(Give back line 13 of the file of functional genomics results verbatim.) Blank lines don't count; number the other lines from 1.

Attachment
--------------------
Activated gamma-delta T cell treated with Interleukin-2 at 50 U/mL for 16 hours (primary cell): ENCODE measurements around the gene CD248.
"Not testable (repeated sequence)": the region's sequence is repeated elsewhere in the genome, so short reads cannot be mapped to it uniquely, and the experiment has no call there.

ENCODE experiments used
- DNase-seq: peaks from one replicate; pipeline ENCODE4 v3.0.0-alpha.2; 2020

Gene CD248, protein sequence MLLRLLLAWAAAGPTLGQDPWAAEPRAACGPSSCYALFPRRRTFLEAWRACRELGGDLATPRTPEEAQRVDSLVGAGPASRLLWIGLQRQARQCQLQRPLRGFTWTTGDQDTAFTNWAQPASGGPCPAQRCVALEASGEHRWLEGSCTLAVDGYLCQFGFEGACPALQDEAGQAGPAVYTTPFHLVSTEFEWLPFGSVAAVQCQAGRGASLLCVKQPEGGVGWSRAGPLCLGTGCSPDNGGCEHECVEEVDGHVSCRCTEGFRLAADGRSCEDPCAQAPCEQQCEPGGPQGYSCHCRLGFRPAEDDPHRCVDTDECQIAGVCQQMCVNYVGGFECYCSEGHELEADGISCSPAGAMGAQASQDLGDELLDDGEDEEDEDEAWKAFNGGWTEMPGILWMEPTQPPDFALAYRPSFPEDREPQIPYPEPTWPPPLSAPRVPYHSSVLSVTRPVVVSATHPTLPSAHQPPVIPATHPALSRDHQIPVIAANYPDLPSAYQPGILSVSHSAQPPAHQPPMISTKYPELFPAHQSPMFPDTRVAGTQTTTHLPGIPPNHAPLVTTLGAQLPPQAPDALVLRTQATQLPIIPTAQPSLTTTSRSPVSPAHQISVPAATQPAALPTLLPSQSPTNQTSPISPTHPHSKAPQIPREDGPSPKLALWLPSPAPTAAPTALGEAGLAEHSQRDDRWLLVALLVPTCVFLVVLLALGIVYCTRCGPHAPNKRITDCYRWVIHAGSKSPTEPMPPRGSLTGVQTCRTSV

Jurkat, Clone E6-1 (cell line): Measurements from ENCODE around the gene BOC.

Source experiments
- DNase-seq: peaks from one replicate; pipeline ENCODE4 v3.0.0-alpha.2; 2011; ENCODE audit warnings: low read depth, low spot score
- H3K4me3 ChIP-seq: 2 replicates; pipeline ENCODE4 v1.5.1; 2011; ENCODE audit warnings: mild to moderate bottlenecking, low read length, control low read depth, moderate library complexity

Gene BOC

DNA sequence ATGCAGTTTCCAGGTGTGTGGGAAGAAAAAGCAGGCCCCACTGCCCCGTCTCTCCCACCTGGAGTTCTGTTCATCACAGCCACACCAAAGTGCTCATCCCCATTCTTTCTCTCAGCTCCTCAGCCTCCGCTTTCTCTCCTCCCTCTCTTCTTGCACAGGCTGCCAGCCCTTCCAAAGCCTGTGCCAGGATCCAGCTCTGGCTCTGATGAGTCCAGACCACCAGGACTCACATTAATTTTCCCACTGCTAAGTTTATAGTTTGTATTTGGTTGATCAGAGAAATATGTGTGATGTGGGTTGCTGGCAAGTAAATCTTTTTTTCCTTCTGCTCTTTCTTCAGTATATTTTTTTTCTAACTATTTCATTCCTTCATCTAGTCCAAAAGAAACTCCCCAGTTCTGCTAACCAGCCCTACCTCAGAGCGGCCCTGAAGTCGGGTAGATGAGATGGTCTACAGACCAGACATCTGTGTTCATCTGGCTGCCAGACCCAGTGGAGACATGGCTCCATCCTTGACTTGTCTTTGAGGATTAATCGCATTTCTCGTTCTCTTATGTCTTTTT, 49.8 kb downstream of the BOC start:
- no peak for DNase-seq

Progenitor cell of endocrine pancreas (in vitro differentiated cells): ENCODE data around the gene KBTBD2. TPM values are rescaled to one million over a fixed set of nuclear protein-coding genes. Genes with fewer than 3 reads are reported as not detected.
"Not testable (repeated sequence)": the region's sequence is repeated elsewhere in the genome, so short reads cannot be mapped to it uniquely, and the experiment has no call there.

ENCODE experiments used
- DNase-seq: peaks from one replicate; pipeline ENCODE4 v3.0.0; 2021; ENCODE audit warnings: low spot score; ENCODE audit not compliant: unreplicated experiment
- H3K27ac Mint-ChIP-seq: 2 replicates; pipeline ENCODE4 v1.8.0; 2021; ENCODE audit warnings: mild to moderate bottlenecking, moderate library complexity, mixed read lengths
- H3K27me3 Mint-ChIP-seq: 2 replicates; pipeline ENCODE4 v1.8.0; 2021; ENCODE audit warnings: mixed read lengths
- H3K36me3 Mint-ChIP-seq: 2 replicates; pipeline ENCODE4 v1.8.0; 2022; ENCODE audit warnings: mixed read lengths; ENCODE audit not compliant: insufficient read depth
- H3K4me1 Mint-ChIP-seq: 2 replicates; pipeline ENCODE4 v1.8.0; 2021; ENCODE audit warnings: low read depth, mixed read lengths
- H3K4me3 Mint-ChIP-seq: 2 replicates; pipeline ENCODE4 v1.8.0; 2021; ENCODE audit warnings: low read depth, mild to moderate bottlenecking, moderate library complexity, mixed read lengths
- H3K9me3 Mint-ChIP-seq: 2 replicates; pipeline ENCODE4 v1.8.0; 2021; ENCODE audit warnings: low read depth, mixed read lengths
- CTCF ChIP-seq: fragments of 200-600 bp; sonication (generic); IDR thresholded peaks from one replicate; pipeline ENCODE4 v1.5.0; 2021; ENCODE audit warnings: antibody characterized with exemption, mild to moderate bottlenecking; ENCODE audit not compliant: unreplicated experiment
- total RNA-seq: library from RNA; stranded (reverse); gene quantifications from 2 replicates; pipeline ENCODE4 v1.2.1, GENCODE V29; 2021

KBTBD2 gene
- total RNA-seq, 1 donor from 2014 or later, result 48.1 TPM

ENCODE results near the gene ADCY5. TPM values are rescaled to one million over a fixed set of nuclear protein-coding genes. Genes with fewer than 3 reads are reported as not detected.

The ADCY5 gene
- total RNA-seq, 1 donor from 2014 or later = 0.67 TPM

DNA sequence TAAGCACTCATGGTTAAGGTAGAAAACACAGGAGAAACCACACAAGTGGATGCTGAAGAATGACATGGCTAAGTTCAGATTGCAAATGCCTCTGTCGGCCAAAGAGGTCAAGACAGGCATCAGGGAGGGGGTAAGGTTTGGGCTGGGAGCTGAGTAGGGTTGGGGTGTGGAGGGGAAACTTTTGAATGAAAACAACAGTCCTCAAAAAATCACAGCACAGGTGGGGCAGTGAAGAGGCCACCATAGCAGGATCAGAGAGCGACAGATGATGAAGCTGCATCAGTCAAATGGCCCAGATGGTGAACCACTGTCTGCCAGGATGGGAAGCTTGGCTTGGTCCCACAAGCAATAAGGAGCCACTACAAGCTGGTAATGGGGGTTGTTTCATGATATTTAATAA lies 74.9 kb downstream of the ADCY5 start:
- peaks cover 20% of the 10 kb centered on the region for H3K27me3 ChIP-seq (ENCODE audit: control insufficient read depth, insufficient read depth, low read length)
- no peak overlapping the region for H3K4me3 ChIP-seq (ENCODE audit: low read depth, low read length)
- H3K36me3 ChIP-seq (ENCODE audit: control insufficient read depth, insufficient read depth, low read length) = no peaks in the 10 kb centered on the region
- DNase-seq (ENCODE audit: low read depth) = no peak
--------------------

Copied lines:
Progenitor cell of endocrine pancreas (in vitro differentiated cells): ENCODE data around the gene KBTBD2. TPM values are rescaled to one million over a fixed set of nuclear protein-coding genes. Genes with fewer than 3 reads are reported as not detected.